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Sunday, January 20, 2019  Spokane, Washington  Est. May 19, 1883
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History repeats itself in Stage Left’s ‘Controversy of Valladolid’

Actors Ron Ford (on left) as Cardinal and Marek Nelson as a colonist perform a scene from Stage Left Theater's production of “The Controversy of Valladolid,” which opens Jan. 11. (Colin Mulvany / The Spokesman-Review)
Actors Ron Ford (on left) as Cardinal and Marek Nelson as a colonist perform a scene from Stage Left Theater's production of “The Controversy of Valladolid,” which opens Jan. 11. (Colin Mulvany / The Spokesman-Review)

“The Controversy of Valladolid” is the art that life is currently imitating.

Today, young children are being held at the border, voiceless, as others decide their fate. In 1550, indigenous Americans were held in limbo as colonizers debated whether they were actually people.

“The Controversy of Valladolid,” by French playwright and screenwriter Jean-Claude Carrière (English version by Richard Nelson), was inspired by the Valladolid debate, which was held in the Colegio de San Gregorio in Valladolid, Spain nearly 500 years ago.

In one corner, there was theologian and Dominican friar Bartolomé de las Casas (Steven Schneidmiller), who argued that indigenous people deserved the same rights as colonial men.

In the other corner was humanist scholar Juan Ginés de Sepúlveda (Matt Cardoza), who believed that indigenous people were a lesser species, created only to serve colonial men and women, and that they should be conquered by any means necessary, including war.

Inspired by the work of Las Casas and others, King Charles V halted military expansion until after a debate was held and organized a jury of doctors and theologians to hear both arguments.

Stage Left Theater’s production of “The Controversy of Valladolid,” directed by Maynard Villers, opens Friday and runs through Jan. 27.

Las Casas had worked for years against forcing indigenous people to convert to Christianity and to expose how they were being treated in the Spanish labor system called the encomienda.

Before the Valladolid debate, Las Casas had made some headway, influencing the public decree “Sublimis Deus” of 1537 by Pope Paul III, which forbade the enslavement of native Americans and established them as rational humans who had rights to freedom and private property.

In 1542, he also helped pass the New Laws of the Indies for the Good Treatment and Preservation of the Indians, also known simply as the New Laws. These laws were created to prevent mistreatment and exploitation of indigenous people in the labor system.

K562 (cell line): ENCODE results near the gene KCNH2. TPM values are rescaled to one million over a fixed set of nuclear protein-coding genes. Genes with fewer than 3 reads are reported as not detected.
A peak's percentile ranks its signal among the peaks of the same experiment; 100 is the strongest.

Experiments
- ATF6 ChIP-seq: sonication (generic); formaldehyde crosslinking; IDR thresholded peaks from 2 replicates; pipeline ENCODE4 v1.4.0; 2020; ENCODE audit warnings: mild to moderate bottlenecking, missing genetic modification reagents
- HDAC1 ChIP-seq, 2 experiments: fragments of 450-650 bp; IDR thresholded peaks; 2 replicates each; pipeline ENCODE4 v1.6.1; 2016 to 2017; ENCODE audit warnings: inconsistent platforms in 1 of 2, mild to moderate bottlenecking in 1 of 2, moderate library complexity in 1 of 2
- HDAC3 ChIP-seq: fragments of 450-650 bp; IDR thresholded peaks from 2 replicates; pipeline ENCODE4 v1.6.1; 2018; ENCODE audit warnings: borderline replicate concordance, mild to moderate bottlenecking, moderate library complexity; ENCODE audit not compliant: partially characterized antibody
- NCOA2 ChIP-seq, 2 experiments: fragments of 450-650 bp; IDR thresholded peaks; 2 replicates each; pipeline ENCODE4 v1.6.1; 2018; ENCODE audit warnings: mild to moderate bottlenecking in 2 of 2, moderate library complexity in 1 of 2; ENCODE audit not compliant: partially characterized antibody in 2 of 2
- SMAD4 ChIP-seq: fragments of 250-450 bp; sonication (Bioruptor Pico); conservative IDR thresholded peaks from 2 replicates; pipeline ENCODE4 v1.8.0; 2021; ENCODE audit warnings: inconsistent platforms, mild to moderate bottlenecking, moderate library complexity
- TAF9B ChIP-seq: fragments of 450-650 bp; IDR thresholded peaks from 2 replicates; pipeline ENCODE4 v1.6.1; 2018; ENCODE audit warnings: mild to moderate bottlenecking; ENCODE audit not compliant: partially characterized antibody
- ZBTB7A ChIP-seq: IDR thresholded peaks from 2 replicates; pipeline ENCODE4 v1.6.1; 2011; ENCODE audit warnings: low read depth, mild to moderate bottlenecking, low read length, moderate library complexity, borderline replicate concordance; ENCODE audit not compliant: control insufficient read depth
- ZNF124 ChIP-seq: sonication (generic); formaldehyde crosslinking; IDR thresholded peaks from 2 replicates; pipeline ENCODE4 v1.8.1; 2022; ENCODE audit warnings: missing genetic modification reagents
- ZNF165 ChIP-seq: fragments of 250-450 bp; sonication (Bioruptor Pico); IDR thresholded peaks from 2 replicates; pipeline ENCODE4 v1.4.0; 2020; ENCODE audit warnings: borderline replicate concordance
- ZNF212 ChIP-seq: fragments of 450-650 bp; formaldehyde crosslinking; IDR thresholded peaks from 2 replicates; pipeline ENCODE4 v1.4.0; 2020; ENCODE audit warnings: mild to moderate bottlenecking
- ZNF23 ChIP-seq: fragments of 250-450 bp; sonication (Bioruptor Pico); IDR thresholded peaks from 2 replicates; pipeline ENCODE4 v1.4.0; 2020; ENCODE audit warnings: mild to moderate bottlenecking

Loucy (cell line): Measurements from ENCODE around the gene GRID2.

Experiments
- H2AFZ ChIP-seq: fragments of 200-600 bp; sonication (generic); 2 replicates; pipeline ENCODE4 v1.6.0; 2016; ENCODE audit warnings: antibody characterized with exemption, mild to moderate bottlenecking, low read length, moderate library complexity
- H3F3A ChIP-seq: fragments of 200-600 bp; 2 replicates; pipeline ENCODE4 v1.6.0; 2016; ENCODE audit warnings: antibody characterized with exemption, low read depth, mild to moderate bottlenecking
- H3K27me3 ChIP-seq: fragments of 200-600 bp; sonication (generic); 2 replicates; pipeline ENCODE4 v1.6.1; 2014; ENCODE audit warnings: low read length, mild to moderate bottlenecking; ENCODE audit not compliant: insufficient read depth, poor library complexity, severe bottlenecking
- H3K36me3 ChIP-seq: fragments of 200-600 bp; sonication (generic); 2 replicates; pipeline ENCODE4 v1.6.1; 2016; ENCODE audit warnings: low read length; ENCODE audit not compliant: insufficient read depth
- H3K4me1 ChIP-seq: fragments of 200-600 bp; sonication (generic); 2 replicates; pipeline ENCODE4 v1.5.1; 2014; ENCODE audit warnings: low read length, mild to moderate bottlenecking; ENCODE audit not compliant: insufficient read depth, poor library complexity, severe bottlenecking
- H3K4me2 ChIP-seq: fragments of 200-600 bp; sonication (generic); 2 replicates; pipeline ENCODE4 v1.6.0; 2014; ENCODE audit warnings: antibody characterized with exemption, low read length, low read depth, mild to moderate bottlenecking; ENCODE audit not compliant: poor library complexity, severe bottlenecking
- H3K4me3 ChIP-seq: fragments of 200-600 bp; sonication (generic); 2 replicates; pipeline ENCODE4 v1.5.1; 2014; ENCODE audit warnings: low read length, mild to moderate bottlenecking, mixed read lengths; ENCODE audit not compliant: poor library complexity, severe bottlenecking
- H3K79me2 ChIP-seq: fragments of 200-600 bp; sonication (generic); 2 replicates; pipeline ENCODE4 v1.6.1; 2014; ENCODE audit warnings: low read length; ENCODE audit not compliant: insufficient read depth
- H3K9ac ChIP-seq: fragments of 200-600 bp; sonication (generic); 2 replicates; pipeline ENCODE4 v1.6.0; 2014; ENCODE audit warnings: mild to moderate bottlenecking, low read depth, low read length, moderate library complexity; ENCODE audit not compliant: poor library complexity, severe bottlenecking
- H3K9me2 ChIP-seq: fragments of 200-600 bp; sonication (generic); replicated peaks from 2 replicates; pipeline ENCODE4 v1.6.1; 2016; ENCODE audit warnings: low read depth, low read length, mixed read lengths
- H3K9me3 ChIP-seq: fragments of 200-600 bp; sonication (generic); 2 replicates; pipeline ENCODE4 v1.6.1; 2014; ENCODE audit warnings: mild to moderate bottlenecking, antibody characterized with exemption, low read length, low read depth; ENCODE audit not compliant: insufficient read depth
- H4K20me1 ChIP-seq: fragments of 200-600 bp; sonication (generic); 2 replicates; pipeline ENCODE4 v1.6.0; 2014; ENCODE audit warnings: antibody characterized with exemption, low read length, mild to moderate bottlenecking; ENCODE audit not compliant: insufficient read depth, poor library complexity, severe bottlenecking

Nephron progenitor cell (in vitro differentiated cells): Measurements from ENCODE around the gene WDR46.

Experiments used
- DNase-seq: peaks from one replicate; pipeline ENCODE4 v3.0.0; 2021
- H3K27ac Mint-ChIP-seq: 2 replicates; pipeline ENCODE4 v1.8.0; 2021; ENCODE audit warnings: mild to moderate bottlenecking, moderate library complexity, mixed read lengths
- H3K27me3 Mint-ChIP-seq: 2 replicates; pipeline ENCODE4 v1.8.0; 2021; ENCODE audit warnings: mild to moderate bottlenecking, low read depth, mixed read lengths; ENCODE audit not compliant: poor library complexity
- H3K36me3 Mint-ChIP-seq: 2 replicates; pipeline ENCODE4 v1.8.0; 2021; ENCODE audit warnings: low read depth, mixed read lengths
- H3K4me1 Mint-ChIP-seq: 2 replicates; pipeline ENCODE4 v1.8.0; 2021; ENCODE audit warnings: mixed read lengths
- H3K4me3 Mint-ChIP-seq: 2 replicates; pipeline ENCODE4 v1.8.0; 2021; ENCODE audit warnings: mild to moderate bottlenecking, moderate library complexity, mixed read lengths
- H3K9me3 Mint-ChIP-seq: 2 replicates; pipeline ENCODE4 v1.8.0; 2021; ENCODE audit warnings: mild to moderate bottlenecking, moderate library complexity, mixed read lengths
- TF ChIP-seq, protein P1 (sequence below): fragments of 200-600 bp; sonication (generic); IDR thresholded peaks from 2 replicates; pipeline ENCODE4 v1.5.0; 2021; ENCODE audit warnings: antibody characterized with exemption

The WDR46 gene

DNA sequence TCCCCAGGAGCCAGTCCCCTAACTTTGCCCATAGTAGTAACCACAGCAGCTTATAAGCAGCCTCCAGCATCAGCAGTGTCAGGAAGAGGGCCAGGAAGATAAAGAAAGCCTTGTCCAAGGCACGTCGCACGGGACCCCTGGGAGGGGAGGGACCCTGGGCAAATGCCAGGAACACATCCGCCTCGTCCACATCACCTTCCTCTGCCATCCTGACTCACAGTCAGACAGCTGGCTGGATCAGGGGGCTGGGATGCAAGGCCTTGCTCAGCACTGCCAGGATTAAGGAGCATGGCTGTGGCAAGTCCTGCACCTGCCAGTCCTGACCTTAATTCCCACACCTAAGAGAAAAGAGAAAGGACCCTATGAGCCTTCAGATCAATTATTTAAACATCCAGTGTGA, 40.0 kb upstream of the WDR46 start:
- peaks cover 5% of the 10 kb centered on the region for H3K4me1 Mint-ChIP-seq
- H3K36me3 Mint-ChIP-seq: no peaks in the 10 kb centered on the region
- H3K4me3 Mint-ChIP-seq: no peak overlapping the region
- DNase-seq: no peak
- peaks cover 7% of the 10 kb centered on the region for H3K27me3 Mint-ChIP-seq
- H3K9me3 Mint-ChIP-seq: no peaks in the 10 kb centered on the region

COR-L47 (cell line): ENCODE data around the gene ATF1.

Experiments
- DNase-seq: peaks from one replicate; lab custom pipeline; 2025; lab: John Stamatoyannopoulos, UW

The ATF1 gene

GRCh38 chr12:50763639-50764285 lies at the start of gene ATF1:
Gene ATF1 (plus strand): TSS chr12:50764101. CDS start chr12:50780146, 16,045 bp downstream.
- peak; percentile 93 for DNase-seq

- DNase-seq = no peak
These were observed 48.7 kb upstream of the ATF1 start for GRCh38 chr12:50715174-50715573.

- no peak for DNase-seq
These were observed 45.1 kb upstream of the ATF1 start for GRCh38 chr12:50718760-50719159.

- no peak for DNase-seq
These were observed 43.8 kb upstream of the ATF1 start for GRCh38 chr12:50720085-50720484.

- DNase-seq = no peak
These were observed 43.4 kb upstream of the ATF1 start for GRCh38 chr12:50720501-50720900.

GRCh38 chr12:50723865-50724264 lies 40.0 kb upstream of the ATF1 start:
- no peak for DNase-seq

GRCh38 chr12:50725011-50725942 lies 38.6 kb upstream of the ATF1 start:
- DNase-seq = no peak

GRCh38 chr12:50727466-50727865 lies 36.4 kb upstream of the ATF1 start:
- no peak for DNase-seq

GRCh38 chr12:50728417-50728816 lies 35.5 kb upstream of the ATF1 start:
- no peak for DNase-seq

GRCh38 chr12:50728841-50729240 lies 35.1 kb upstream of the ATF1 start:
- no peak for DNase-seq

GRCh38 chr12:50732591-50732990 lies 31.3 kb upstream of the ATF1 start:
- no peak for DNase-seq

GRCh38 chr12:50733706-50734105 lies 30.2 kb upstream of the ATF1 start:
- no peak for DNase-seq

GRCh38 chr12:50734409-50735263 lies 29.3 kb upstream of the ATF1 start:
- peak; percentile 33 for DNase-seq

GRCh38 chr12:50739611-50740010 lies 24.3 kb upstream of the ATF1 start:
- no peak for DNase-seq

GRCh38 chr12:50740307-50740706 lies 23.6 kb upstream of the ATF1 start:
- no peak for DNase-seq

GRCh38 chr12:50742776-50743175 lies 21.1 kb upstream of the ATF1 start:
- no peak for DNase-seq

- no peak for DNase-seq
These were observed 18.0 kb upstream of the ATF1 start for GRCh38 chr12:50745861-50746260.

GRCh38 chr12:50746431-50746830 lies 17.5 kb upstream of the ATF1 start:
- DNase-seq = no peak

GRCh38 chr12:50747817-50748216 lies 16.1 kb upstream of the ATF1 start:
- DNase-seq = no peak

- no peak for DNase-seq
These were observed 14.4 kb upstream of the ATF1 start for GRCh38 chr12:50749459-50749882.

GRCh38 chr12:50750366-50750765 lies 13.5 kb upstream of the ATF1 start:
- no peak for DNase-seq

Sepúlveda pushed for war against the indigenous people because he saw them as unable to rule themselves, saw it fit to convert the native people to Christianity, and thought Spaniards were entitled to prevent cannibalism and human sacrifice.

Las Casas, on the other hand, believed that everyone was legally obligated to prevent the mistreatment of innocent people.

Sepúlveda used the philosophies of Aristotle and the beliefs of the humanist tradition to further his argument, while Las Casas referenced the work of Saint Augustine and Saint John Chrysostom, who both opposed forced conversions to Christianity.

Members of the monarchy and those within the Catholic Church seemed to side with Las Casas, while colonists and landowners tended to agree with Sepúlveda’s arguments.

Listening to each man’s argument was the Pope’s Legate (Ron Ford), who would make the final judgment.

After all was said and done, both Las Casas and Sepúlveda felt they had won the debate, though neither man saw the changes they fought for implemented.

There were still Spanish-led wars to conquer the Americas, which Las Casas opposed, and the New Laws were not overturned, something Sepúlveda hoped to see.

The Valladolid debate did however solidify Las Casas’s position as defender of indigenous Americans in the Spanish Empire and further weakened the encomienda system.

Even so, Bonar Ludwig Hernandez, an assistant professor of history at Iowa State University, in a paper called “The Las Casas-Sepúlveda Controversy: 1550-1551,” concluded that the debate failed to significantly improve the lives of the indigenous people.

“No positive outcome came out of the debate; no realistic solution could have resulted, for the debate was carried out in too theoretical a framework,” he wrote.

Like the migrants of today have little, if any, chance to speak for themselves, the voices of the natives in question are noticeably absent from “The Controversy of Valladolid.”

In fact, the character description for the roles of the native father, mother and child includes the phrase “non-speaking, unwilling participant in the debate.” The role of an African servant is also a non-speaking part.

In his efforts to best establish his argument, Las Casas seemingly trampled on the very people he was trying to protect, while Sepúlveda never saw them as people in the first place.

As written in their mission statement, Stage Left Theater believes theater “should be a force for political, intellectual and social stimulation,” relevant to the lives of both actors and audience members.

Seeing as it’s impossible to ignore the plight of migrants at the border, “The Controversy of Valladolid” fits the bill.

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